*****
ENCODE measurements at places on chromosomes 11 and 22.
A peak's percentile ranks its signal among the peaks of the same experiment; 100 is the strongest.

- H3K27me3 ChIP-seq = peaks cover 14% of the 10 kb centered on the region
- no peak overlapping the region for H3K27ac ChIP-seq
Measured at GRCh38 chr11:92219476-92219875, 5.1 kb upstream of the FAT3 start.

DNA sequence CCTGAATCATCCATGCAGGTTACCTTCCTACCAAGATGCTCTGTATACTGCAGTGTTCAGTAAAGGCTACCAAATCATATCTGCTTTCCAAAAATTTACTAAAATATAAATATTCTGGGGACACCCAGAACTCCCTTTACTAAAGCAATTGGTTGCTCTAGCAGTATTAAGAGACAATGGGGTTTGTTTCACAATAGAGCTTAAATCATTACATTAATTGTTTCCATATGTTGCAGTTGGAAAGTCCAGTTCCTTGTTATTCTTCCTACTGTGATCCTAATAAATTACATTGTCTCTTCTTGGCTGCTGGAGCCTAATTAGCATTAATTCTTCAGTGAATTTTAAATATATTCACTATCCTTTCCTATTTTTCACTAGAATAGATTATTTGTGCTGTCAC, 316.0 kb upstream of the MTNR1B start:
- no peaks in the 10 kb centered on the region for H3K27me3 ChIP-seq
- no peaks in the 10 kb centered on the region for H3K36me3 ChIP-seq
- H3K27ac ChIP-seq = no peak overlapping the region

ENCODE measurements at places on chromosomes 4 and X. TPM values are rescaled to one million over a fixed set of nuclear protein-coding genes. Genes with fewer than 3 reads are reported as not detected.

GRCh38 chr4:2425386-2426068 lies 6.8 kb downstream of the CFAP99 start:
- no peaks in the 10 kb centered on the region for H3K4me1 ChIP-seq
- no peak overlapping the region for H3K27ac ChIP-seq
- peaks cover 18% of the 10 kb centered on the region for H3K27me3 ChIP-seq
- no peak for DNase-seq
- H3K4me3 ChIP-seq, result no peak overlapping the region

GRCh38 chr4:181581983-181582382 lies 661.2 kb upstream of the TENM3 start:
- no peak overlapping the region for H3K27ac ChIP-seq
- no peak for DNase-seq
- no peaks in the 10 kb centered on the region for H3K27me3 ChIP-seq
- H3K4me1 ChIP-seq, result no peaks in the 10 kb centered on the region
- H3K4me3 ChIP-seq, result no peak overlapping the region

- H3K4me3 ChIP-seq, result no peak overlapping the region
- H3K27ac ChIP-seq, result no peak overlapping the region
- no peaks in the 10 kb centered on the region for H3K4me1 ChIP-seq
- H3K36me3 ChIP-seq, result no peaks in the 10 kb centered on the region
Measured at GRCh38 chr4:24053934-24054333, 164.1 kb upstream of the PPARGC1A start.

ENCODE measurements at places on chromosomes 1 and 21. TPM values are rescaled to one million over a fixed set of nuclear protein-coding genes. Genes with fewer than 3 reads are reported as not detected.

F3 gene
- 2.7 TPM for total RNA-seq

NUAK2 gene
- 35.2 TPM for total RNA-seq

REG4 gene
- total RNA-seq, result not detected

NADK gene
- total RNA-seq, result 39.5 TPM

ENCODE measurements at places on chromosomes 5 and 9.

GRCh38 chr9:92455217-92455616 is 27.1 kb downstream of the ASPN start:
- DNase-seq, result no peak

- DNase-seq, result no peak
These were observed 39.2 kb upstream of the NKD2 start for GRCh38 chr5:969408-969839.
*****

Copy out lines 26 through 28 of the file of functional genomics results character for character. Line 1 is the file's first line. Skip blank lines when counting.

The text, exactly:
- H3K36me3 ChIP-seq, result no peaks in the 10 kb centered on the region
Measured at GRCh38 chr4:24053934-24054333, 164.1 kb upstream of the PPARGC1A start.

ENCODE measurements at places on chromosomes 1 and 21. TPM values are rescaled to one million over a fixed set of nuclear protein-coding genes. Genes with fewer than 3 reads are reported as not detected.